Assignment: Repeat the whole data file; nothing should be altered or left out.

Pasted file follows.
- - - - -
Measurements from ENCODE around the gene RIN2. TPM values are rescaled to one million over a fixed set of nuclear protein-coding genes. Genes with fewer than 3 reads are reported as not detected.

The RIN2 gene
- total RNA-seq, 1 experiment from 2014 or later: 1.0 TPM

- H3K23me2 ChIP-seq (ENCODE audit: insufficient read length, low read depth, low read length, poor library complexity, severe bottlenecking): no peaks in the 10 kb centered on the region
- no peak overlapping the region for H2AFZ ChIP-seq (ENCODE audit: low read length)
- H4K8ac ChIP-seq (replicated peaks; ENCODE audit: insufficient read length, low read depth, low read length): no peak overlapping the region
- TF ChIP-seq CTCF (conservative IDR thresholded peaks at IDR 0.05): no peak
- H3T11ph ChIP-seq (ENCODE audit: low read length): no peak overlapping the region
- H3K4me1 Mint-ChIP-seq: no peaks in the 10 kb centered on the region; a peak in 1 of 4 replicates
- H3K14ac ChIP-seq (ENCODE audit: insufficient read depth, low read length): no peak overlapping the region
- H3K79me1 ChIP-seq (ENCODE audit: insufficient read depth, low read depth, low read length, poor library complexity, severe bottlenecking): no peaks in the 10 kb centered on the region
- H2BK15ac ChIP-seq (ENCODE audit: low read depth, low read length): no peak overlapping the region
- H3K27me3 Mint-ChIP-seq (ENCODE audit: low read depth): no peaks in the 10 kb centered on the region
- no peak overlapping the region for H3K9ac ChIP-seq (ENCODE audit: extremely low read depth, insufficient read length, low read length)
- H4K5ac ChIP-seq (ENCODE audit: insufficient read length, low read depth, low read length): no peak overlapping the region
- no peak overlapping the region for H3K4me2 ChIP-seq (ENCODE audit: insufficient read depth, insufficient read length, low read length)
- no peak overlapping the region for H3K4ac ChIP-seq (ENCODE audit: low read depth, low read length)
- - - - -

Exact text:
Measurements from ENCODE around the gene RIN2. TPM values are rescaled to one million over a fixed set of nuclear protein-coding genes. Genes with fewer than 3 reads are reported as not detected.

The RIN2 gene
- total RNA-seq, 1 experiment from 2014 or later: 1.0 TPM

- H3K23me2 ChIP-seq (ENCODE audit: insufficient read length, low read depth, low read length, poor library complexity, severe bottlenecking): no peaks in the 10 kb centered on the region
- no peak overlapping the region for H2AFZ ChIP-seq (ENCODE audit: low read length)
- H4K8ac ChIP-seq (replicated peaks; ENCODE audit: insufficient read length, low read depth, low read length): no peak overlapping the region
- TF ChIP-seq CTCF (conservative IDR thresholded peaks at IDR 0.05): no peak
- H3T11ph ChIP-seq (ENCODE audit: low read length): no peak overlapping the region
- H3K4me1 Mint-ChIP-seq: no peaks in the 10 kb centered on the region; a peak in 1 of 4 replicates
- H3K14ac ChIP-seq (ENCODE audit: insufficient read depth, low read length): no peak overlapping the region
- H3K79me1 ChIP-seq (ENCODE audit: insufficient read depth, low read depth, low read length, poor library complexity, severe bottlenecking): no peaks in the 10 kb centered on the region
- H2BK15ac ChIP-seq (ENCODE audit: low read depth, low read length): no peak overlapping the region
- H3K27me3 Mint-ChIP-seq (ENCODE audit: low read depth): no peaks in the 10 kb centered on the region
- no peak overlapping the region for H3K9ac ChIP-seq (ENCODE audit: extremely low read depth, insufficient read length, low read length)
- H4K5ac ChIP-seq (ENCODE audit: insufficient read length, low read depth, low read length): no peak overlapping the region
- no peak overlapping the region for H3K4me2 ChIP-seq (ENCODE audit: insufficient read depth, insufficient read length, low read length)
- no peak overlapping the region for H3K4ac ChIP-seq (ENCODE audit: low read depth, low read length)